NIH-funded researchers delayed signs of amyotrophic lateral sclerosis (ALS) in rodents by injecting them with a second-generation drug designed to silence the gene, superoxide dismutase 1 (SOD1). The results, published in the Journal of Clinical Investigation, suggest the newer version of the drug may be effective at treating an inherited form of the disease caused by mutations in SOD1. Currently, the drug is being tested in an ALS clinical trial.
ALS destroys motor neurons responsible for activating muscles, causing patients to rapidly lose muscle strength and their ability to speak, swallow, move, and breathe. Most die within three to five years of symptom onset. Previous studies suggested that a gene therapy drug, called an antisense oligonucleotide, could be used to treat a form of ALS caused by mutations in the gene SOD1. These drugs turned off SOD1 by latching onto versions the gene encoded in messenger RNA (mRNA), tagging them for disposal and preventing SOD1 protein production.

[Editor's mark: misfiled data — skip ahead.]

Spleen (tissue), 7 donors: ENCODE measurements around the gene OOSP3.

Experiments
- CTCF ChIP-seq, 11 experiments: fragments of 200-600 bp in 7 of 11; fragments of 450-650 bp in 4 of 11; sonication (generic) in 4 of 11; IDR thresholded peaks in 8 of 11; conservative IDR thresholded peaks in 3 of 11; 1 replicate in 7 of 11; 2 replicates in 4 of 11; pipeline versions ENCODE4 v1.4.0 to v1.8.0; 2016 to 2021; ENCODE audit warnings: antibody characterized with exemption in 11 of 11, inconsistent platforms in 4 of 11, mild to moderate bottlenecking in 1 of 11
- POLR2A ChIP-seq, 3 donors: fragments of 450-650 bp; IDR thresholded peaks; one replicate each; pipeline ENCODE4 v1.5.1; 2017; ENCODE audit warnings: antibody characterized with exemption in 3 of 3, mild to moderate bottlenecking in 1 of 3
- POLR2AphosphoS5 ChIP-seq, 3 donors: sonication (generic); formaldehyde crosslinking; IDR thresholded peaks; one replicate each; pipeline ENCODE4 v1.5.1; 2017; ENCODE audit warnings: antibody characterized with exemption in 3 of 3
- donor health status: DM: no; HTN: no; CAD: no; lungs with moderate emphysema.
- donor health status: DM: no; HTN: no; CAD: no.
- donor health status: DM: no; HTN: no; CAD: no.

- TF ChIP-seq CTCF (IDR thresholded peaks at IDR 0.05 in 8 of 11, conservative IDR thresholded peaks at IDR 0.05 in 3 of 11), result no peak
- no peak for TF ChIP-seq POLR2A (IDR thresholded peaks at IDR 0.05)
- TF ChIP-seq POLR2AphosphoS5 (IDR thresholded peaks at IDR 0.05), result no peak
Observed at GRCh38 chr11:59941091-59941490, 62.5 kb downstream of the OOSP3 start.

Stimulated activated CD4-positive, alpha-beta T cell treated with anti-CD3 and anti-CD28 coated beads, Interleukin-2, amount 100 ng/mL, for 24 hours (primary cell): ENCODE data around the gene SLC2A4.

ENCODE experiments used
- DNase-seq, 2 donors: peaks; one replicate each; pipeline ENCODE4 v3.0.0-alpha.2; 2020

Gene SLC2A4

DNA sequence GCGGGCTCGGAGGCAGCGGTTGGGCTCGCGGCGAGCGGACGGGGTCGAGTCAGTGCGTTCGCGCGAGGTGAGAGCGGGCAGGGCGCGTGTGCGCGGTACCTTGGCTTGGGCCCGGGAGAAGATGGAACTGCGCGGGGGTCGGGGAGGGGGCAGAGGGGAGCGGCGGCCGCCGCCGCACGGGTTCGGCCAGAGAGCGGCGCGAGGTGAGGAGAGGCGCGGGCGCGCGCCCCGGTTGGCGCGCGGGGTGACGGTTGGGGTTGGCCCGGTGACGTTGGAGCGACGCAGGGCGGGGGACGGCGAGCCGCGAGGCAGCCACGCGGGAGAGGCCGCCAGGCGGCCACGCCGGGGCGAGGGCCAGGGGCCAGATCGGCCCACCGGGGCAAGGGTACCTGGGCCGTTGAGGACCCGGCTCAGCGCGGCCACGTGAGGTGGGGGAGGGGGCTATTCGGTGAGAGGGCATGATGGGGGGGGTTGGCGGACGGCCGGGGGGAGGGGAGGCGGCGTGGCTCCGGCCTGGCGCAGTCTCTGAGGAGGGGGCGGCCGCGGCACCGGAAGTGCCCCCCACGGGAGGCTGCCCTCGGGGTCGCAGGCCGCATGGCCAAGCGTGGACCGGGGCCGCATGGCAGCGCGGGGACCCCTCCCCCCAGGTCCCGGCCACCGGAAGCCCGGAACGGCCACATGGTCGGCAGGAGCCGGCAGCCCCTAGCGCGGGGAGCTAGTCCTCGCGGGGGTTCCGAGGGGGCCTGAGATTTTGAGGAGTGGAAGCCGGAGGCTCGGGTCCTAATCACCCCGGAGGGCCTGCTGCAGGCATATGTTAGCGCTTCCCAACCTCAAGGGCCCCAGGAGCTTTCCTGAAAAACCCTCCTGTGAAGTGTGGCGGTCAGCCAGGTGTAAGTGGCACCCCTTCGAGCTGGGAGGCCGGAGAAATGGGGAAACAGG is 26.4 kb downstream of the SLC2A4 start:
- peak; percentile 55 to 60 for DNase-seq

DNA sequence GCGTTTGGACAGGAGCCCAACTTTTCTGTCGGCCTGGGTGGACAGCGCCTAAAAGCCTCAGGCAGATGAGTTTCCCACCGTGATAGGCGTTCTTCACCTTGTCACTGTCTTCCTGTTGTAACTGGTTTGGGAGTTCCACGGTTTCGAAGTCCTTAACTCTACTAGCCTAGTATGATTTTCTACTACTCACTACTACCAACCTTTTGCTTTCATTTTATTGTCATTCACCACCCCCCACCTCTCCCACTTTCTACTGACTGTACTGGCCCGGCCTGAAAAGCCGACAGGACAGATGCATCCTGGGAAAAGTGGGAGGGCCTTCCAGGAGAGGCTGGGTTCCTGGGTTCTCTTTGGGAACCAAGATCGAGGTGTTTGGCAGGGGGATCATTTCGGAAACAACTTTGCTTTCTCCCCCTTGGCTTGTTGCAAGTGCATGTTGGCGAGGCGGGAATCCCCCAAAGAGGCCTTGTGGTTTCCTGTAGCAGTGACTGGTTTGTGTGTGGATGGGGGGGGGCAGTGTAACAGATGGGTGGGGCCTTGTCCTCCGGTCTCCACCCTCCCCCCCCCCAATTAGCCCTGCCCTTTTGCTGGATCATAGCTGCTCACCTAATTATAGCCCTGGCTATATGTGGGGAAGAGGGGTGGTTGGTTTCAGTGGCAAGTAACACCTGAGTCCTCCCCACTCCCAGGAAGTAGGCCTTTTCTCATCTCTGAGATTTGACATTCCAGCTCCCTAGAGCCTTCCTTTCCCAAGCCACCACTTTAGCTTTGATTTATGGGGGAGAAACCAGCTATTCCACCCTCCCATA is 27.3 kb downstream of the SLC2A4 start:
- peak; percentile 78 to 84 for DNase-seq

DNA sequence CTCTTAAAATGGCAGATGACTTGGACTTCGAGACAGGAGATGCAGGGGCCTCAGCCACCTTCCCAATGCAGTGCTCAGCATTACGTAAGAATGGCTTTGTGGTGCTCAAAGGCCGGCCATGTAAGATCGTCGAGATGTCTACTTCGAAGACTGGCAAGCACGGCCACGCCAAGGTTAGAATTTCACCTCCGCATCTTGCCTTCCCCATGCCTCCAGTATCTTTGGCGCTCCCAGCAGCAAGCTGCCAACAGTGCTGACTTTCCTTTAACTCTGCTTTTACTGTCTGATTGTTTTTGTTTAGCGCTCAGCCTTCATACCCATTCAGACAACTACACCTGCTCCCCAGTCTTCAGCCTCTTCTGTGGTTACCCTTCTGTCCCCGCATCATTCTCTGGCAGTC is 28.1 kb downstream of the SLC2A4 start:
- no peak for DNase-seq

Using rats and mice genetically modified to carry normal or disease-mutant versions of human SOD1, a team of researchers led by Timothy M. Miller, M.D., Ph.D., Washington University, St. Louis, MO, discovered that newer versions of the drug may be more effective at treating ALS than the earlier one that had been tested in a phase 1 clinical trial. For instance, injections of the newer versions were more efficient at reducing normal, human SOD1 mRNA levels in rats and mice and they helped rats, genetically modified to carry a disease-causing mutation in SOD1, live much longer than previous versions of the drug. Injections of the new drugs also delayed the age at which mice carrying a disease-mutant SOD1 gene had trouble balancing on a rotating rod and appeared to prevent muscle weakness and loss of connections between nerves and muscles, suggesting it could treat the muscle activation problems caused by ALS. These and other results were the basis for a current phase 1 clinical trial testing the next generation drug in ALS patients.
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